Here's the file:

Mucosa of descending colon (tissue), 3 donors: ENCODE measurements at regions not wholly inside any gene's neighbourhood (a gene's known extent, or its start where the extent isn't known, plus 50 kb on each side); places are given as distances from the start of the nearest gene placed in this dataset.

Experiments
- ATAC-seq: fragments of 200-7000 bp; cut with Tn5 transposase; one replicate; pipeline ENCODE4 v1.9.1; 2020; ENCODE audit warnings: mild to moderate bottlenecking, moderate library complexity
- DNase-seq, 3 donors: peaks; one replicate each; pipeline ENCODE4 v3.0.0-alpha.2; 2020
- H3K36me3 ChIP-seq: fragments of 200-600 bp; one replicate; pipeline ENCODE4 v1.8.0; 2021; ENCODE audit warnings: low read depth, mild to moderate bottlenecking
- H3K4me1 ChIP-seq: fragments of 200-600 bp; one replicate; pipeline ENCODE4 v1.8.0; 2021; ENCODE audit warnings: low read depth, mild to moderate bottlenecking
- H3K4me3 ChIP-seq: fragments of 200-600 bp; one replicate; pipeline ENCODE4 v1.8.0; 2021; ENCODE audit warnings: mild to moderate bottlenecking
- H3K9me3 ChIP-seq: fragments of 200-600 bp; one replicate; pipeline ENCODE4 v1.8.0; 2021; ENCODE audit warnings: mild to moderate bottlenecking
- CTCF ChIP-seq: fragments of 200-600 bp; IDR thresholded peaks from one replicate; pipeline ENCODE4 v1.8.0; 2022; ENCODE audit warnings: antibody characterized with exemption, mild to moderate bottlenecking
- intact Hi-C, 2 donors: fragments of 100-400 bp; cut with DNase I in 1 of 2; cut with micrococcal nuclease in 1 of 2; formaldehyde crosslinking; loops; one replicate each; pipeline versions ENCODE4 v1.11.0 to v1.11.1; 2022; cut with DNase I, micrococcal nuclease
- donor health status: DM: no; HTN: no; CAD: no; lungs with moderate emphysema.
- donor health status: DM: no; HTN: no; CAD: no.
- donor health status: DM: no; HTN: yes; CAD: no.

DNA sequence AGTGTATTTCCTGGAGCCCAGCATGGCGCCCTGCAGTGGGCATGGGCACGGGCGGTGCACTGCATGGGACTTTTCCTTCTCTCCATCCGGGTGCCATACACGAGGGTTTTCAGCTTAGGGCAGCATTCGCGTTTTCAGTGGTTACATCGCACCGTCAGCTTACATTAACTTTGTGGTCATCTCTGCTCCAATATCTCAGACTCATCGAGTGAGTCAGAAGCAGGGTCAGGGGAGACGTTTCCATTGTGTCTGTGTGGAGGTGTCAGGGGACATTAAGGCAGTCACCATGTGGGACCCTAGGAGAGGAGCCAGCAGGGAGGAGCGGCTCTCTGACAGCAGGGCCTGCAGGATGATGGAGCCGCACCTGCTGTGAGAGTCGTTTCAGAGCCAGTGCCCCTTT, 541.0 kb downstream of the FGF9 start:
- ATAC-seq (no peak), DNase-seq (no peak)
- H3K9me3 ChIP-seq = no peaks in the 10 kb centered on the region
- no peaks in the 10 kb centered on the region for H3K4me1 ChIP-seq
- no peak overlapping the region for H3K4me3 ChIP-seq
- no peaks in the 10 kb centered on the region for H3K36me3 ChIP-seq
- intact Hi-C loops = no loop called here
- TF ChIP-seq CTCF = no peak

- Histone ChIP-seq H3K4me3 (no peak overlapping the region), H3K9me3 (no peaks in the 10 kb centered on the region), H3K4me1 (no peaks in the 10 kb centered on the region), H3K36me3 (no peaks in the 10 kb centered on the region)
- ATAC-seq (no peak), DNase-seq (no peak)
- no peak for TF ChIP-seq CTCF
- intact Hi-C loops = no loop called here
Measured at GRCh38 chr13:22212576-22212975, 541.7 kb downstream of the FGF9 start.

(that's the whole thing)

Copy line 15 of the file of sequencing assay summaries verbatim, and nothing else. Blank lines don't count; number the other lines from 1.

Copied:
- ATAC-seq (no peak), DNase-seq (no peak)